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The government is expected to report Friday that businesses stepped up hiring in December, a trend likely to gain momentum in 2011.
Economists are predicting that employers added a net total of 145,000 jobs last month and that the unemployment rate dipped to 9.7 percent.
Some are even more optimistic after a private payroll firm estimated this week that companies added nearly 300,000 jobs in December. Also encouraging was a report that fewer people applied for unemployment benefits over the past month than in any four-week period in more than two years.
A decline in layoffs has consumers feeling better about the economy and spending more freely. This past holiday shopping season was the best in four years.
And a payroll tax cut that goes into effect this month will give Americans even more money in the new year. Economists expect that will boost economic growth and give businesses more confidence to hire.
“Consumers are no longer as concerned about their job security, and that’s giving them a little more confidence to go out and spend,” said Ryan Sweet, an economist at Moody’s Analytics.
The economy needs to generate about 125,000 jobs a month just to keep up with population growth and prevent the unemployment rate from rising. More than double that amount is needed to reduce the rate.
Last year, the nation added an average of 86,500 jobs a month through November. The unemployment rate, meanwhile, actually rose — from 9.7 percent in January to 9.8 percent in November.
But many economists expect hiring to ramp up in 2011. Goldman Sachs projects that employers will add 2.2 million jobs this year, or about 180,000 a month, double last year’s amount. Moody’s Analytics puts the figure at about 250,000 per month.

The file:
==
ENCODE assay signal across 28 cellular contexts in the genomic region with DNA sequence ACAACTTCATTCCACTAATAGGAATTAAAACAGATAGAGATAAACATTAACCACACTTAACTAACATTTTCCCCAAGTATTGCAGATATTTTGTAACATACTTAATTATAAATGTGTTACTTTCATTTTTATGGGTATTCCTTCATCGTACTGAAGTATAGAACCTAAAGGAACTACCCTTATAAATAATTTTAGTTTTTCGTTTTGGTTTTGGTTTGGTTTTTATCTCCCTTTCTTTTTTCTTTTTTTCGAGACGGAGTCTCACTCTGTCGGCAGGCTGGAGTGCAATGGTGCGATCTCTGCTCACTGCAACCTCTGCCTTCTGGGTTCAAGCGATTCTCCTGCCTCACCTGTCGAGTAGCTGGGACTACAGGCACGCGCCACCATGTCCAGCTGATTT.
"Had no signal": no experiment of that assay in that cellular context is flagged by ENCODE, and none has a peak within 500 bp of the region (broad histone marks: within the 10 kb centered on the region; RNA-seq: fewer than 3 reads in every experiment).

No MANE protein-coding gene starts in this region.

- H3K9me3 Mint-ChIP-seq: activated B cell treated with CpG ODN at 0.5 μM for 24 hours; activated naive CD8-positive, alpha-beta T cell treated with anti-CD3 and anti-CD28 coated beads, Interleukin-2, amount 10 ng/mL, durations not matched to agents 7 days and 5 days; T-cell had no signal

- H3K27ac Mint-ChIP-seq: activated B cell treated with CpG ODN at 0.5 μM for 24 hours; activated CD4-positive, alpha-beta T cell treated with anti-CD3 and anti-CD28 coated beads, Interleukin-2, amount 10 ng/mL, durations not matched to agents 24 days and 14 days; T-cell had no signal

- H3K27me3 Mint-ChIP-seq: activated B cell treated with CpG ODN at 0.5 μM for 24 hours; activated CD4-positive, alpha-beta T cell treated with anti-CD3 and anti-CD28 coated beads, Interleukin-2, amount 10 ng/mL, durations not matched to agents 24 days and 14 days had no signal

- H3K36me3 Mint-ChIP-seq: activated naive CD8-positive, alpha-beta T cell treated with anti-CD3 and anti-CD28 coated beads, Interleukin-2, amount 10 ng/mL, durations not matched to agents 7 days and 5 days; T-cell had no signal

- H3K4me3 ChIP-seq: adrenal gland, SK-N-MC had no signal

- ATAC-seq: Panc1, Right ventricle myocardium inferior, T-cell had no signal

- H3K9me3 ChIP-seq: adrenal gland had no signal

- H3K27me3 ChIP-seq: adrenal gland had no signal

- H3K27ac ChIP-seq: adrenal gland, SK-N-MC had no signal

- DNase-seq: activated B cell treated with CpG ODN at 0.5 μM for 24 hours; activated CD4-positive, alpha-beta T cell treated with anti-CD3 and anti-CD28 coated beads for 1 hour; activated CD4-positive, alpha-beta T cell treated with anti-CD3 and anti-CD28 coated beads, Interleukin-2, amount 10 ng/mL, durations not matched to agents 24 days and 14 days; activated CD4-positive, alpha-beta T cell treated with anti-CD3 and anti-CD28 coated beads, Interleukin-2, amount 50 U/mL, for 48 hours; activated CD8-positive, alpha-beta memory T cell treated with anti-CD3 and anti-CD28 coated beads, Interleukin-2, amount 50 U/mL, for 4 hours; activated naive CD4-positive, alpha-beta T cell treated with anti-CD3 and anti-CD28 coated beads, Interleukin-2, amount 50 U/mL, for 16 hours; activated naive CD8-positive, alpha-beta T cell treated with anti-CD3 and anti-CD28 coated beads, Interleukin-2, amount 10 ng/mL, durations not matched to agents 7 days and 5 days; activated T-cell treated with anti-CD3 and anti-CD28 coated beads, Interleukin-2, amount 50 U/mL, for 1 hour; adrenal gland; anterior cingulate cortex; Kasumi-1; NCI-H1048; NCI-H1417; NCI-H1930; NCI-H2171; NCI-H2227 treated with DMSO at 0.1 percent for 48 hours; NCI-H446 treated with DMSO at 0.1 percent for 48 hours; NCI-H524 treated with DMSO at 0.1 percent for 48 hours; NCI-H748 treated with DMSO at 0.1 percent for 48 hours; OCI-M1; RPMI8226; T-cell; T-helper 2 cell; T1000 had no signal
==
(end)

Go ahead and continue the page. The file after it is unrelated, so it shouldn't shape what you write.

Still, the recession left a deep hole in the job market. More than 7.3 million jobs were eliminated during the downturn. Most economists expect the unemployment rate will still be near 9 percent by the end of 2011.
Federal Reserve Chairman Ben Bernanke, who is scheduled to testify about the economic outlook Friday on Capitol Hill, has said it will take years for the unemployment rate to return to a healthy level of about 5.5 percent.
One positive development is that small businesses are starting to add more workers after lagging behind their larger counterparts. The National Federation of Independent Business said Thursday that its measure of the small business hiring outlook rose to its highest level in more than two years in December.
Meanwhile, applications for unemployment benefits rose last week to a seasonally adjusted 409,000, the Labor Department said Thursday. Still, that’s not much higher than the 391,000 level reached in the previous week — the lowest in more than two years — and week to week figures tend to fluctuate more during the holidays.
A more reliable measure is the four-week average for applications. That fell last week to 410,750, the lowest level in nearly two and a half years and the eighth decline in nine weeks.
Fewer than 425,000 people applying for benefits signals modest job growth. And applications are far below their peak during the recession of 651,000, reached in March 2009. Still, economists say applications need to fall consistently to 375,000 or below to substantially bring down the unemployment rate.
The weekly unemployment benefits numbers provide a real-time snapshot of the job market. Applications reflect the level of layoffs, but can also indicate whether companies are willing to hire.
Separately, the International Council of Shopping Centers said that consumers increased their spending in November and December by 3.8 percent, the largest increase in holiday spending since 2006.
Copyright © 2011 The Associated Press